This spring, the Government Accountability Office (“GAO”) announced a proposal to significantly revise bid protest rules and procedures.  Acting to implement Section 1501 of the Consolidated Appropriations Act for Fiscal Year 2014, the GAO proposed these rules changes to “reflect current practice and to streamline the bid protest process.”  Some of the more significant proposals include:


  • The creation and operation of an Electronic Protest Docket System (“EPDS”) for e-filing and document dissemination. One consequence of an electronic filing system is that the time for filing a protest may be impacted. Currently, in order to request and receive an automatic stay, a protester must file its protest one business day prior to the deadline in order for the GAO to provide notice to the agency.  In an electronic filing system, this notice might be automatic upon filing, such that filing a day early will no longer be necessary to invoke the automatic stay.  It remains to be seen whether and how GAO will address this issue.


  • A requirement for a filing fee, proposed to be $350.00 (currently there is no filing fee). It remains to be determined by the GAO how fee is to be paid. This is a potential issue in terms of timeliness of filing a protest because it is unclear what might happen if a fee is not recorded properly.  For example, if fee is paid with a credit card at the time of filing, will this be considered a timely filing?


  • Clarification of the “time for filing challenges to a solicitation where the basis for a protest becomes known when there is no solicitation closing date or when no further submissions in response to the solicitation are anticipated.” Such protests are proposed to be required to be “filed within 10 days of when the alleged impropriety was known or should have been known.”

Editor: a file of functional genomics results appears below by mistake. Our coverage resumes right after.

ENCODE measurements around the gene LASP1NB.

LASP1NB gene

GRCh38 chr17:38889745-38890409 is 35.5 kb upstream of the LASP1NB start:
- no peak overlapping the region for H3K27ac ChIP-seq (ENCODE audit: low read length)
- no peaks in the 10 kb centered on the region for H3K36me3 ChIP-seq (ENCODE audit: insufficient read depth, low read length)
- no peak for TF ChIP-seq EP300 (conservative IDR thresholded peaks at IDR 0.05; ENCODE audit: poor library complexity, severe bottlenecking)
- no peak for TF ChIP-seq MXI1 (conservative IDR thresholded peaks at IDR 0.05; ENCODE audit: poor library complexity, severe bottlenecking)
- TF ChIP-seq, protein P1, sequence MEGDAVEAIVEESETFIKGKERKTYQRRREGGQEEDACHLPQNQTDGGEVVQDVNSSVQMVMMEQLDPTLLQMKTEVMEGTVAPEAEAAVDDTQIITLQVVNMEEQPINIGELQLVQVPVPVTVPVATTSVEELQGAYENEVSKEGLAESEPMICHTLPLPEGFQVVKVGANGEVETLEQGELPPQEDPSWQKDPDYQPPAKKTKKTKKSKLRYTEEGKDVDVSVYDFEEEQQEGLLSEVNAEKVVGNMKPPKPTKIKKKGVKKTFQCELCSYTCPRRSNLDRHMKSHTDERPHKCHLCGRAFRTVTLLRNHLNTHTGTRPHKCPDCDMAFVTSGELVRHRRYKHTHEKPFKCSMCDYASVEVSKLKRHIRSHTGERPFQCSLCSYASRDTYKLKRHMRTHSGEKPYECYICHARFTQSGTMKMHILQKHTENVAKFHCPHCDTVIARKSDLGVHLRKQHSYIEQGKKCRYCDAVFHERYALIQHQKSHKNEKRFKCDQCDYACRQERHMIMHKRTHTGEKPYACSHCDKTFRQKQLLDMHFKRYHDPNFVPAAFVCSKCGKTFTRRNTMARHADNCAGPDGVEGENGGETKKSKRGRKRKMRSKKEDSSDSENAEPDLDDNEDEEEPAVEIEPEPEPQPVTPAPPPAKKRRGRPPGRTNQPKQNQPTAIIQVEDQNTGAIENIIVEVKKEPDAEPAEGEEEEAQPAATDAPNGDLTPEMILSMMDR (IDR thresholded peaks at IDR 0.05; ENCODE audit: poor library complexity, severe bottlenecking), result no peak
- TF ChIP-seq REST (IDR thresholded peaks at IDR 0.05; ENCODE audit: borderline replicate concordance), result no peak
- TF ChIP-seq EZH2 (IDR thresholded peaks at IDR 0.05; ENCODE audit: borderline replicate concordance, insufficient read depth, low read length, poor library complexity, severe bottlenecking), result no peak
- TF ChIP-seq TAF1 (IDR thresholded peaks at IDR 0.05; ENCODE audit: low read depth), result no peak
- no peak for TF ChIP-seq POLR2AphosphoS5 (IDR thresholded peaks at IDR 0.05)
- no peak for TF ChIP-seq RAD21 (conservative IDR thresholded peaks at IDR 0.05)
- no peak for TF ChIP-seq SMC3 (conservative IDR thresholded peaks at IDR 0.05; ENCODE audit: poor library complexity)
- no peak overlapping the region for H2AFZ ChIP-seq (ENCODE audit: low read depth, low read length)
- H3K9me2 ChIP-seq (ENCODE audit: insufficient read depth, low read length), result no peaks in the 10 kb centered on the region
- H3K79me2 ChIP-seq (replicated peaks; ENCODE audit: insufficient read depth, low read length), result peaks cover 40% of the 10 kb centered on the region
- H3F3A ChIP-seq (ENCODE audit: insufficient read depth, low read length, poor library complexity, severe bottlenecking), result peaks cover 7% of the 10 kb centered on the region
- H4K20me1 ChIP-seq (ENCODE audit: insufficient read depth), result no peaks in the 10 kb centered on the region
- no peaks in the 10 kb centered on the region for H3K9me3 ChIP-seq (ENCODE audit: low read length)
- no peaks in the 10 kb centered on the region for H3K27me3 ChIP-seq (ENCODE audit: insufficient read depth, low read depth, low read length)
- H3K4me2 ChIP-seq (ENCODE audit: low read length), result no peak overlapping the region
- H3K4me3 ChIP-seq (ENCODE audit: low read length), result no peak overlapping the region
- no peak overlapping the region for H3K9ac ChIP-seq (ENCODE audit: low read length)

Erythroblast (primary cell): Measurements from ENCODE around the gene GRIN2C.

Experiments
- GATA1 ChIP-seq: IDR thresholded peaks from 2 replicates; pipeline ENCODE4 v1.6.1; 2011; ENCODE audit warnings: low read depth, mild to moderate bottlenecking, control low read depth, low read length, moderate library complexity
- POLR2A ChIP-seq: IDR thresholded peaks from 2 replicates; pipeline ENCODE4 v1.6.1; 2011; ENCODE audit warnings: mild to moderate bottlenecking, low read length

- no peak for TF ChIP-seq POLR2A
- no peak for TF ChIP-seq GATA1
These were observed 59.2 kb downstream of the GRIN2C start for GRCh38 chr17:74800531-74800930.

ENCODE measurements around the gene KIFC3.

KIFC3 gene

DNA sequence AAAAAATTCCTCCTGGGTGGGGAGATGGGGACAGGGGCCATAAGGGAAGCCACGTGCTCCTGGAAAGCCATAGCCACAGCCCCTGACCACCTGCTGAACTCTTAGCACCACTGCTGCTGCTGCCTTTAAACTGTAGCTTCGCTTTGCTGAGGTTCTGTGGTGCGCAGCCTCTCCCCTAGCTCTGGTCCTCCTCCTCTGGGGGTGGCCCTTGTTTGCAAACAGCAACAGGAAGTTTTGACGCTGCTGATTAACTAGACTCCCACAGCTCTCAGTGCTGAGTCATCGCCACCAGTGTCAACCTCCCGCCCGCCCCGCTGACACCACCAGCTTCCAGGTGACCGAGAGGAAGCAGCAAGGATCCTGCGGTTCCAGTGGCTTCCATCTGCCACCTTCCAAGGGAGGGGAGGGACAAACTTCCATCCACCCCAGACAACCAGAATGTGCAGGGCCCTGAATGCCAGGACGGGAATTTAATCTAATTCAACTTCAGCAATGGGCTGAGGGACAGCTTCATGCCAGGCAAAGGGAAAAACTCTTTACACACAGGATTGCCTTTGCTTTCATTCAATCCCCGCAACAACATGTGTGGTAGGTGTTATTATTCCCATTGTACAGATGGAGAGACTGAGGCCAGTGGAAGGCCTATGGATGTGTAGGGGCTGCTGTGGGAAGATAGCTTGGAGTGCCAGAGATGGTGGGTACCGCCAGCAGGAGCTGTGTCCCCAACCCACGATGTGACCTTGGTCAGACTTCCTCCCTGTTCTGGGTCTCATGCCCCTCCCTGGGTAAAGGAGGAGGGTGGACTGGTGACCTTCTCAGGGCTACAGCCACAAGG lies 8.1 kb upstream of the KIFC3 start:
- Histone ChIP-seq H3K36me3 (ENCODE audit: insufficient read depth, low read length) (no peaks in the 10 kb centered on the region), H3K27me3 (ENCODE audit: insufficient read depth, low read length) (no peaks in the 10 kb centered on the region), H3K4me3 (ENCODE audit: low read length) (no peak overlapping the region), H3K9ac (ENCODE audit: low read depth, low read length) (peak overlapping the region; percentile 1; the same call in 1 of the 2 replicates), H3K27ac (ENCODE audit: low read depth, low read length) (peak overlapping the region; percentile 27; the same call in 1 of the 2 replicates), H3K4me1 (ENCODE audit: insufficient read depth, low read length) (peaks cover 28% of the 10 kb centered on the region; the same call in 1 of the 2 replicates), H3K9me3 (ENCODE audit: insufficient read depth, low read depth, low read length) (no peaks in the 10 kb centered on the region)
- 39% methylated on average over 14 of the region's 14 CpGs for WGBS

• A requirement that “parties to a protest must provide copies of all communications with the agency or other parties to the protest to the other participating parties either through EPDS or email”.


  • A provision that, “in cases where a protester or intervenor does not have counsel admitted to a protective order, and documents are withheld from the protester or intervenor on that basis, the agency must provide appropriately redacted documents that adequately inform the protester or intervenor of the basis for the agency’s arguments in response to the protest.”


  • A requirement that (1) comments on the agency report must be filed within 10 days after the agency files the report, unless GAO establishes a shorter period of time or grants an extension; (2) a protest shall be dismissed if the protester does not file comments within the period of time established in the revised rules; and, (3) reflecting longstanding GAO practice, “a protest allegation or argument shall be dismissed where the agency report responds to the allegation or argument, but the protester’s comments do not address the agency’s response.”


  • A clarification that “if the fifth day for filing the agency’s required response to a protester’s request for documents falls on a weekend or federal holiday, the response shall be filed on the last business day that precedes the weekend or federal ” This is apparently to address an open question and much fighting amongst parties regarding when the agency report is due in these situations.


  • Reflecting another longstanding GAO practice, a provision which states that “a protective order will not be issued where an intervenor retains counsel, but the protester does not.”



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